Sarah: You know she just put out a second edition of guide to childbirth and she was much more intent to include stories of loss, and miscarriage, and where the outcome was not all rainbows and butterflies. She wanted the understanding that that is a part of birth too. That in maternity care, not every outcome is ideal and she really wanted to honor the stories of families who didn't get the birth that they wanted or the outcome they wanted. So, anyone who has or has read the first edition, the second edition is more comprehensive in terms of the stories that are showcased and honored, and highlighted in that book.
Me: That's so good to know, I'll definitely be getting a copy of that one. And that is something that I have been thinking about with my work. I haven't officially done anything yet but if you're familiar with Now I Lay Me Down To Sleep which is a Nonprofit for families that experience loss, that's something that I want to offer. Whether with that organization or on my own. I think it's something that is so important to acknowledge and normalize it. They are still parents.
Sarah: Yes, it's such a disservice to those babies and those families to pretend it doesn't happen and turn a blind eye to it. It's so important to honor, and raise up, and support and encourage every experience. Even when it wasn't exactly what we wanted or the outcome wasn't what we hoped for because that's reality. Not everyone survives. Not every mother gets to bring her baby home from the hospital. And to acknowledge that and to welcome it to say we see what happened, we see what you're going through and we are here to honor and support you I think would make a world of difference. It can't be this taboo topic anymore because that's dangerous, for the mothers especially, who are left with enormous grief but also the feeling that there is no outlet, no relief, or support. It's an isolating experience that can really pour salt into an already egregious wound. Anything that we can do to uplift these families and support them. To say we aren't afraid to say your baby's name, we aren't afraid to talk about the experience you had because it happened to you it's real and needs to be acknowledged just the way a beautiful birth is. We do such a disservice to these families when we just erase it from the spectrum.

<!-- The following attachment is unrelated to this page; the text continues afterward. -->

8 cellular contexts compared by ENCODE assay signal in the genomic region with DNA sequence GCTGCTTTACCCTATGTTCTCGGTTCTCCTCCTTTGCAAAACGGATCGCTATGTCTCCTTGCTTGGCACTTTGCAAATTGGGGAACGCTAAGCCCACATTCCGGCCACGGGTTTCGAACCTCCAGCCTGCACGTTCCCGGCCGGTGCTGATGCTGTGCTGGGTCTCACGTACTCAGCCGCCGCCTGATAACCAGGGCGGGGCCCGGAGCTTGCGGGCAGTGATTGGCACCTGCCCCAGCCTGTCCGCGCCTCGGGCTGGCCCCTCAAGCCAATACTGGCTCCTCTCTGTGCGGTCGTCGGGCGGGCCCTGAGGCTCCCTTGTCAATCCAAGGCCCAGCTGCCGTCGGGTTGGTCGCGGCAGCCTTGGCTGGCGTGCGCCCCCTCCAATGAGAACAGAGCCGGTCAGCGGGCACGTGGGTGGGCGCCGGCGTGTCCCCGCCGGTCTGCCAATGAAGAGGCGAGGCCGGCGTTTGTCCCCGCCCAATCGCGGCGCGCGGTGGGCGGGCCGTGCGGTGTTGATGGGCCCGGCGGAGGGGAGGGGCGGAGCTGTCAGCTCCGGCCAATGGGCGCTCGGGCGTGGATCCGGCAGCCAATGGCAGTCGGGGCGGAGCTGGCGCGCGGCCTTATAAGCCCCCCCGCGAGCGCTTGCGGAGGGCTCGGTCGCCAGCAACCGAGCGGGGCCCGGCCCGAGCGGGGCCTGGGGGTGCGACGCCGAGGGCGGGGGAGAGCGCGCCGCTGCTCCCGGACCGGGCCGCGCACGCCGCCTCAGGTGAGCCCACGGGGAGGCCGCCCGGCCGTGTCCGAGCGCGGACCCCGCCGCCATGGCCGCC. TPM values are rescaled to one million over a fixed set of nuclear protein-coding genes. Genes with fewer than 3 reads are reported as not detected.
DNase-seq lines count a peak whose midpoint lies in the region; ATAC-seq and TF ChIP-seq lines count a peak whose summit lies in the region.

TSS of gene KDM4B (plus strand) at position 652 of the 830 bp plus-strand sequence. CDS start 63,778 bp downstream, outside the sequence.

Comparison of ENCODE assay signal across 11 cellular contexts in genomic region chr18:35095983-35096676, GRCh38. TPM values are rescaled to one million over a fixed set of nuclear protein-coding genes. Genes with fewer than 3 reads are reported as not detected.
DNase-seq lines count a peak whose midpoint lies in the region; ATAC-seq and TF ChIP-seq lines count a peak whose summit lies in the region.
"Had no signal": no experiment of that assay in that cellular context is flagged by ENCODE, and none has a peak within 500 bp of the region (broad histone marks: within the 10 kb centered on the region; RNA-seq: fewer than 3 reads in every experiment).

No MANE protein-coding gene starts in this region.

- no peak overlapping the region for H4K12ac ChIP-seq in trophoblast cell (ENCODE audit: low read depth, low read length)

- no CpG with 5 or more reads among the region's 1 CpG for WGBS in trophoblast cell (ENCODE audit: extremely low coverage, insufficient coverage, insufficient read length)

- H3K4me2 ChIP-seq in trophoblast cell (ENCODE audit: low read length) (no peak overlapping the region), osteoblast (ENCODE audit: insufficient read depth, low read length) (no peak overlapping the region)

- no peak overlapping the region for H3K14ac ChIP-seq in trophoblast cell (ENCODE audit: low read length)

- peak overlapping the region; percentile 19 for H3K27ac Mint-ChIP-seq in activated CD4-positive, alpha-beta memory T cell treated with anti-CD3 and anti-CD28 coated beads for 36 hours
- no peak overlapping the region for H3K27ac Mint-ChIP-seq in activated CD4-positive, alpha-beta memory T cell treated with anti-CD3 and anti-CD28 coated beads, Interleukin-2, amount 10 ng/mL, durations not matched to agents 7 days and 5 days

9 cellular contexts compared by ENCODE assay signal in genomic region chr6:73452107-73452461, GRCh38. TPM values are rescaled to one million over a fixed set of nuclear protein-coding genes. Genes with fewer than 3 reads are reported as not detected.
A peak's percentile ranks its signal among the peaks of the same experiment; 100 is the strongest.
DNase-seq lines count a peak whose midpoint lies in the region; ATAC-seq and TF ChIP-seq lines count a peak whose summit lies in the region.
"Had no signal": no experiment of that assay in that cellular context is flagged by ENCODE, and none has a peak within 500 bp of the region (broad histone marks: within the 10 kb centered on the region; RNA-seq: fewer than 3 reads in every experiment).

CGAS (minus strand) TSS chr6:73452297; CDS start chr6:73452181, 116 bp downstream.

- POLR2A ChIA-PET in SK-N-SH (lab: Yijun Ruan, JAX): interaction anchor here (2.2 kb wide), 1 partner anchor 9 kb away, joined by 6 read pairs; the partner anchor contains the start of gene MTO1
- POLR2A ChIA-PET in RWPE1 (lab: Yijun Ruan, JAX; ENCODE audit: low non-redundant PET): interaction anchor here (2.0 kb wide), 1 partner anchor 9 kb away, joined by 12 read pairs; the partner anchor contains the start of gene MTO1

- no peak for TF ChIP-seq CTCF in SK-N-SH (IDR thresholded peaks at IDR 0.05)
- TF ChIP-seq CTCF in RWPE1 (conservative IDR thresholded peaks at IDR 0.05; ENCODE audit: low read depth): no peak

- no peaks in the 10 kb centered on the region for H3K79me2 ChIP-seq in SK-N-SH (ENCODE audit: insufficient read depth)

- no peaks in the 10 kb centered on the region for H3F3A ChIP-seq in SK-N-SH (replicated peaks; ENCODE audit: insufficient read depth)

Me: yeah, this is kind of off topic but this made me think of it. I don't know if you've seen this on social media where people will put trigger warnings for loss. I've been thinking how yeah, we don't want to upset people but the people that would be upset about loss are people who haven't experienced it and are scared of it. Whereas the people who have actually experienced loss may be triggered by your living baby and we don't trigger warn that! We need to normalize it, let those parents decide what's ok and not ok to do. The more we talk about it and put it out there the better for everyone.
Sarah: That's exactly right who are we to say what is a trigger! Triggers are as individual as the person viewing the thing. There's no way to say this is a trigger to everyone. Let's stop labeling and pretentious. It's like the internet version of what to expect when you're expecting. Who are you to tell anyone what to expect! Your experience is as individual and unique as you are and so to tell someone what to expect is to do nothing but set them up for that feeling of panic, failure, or inadequacy. Expect what happens to you, what's relevant to you and your life.
Me: Yes! Ok, we can talk about something else now! What is the favorite thing about what you do?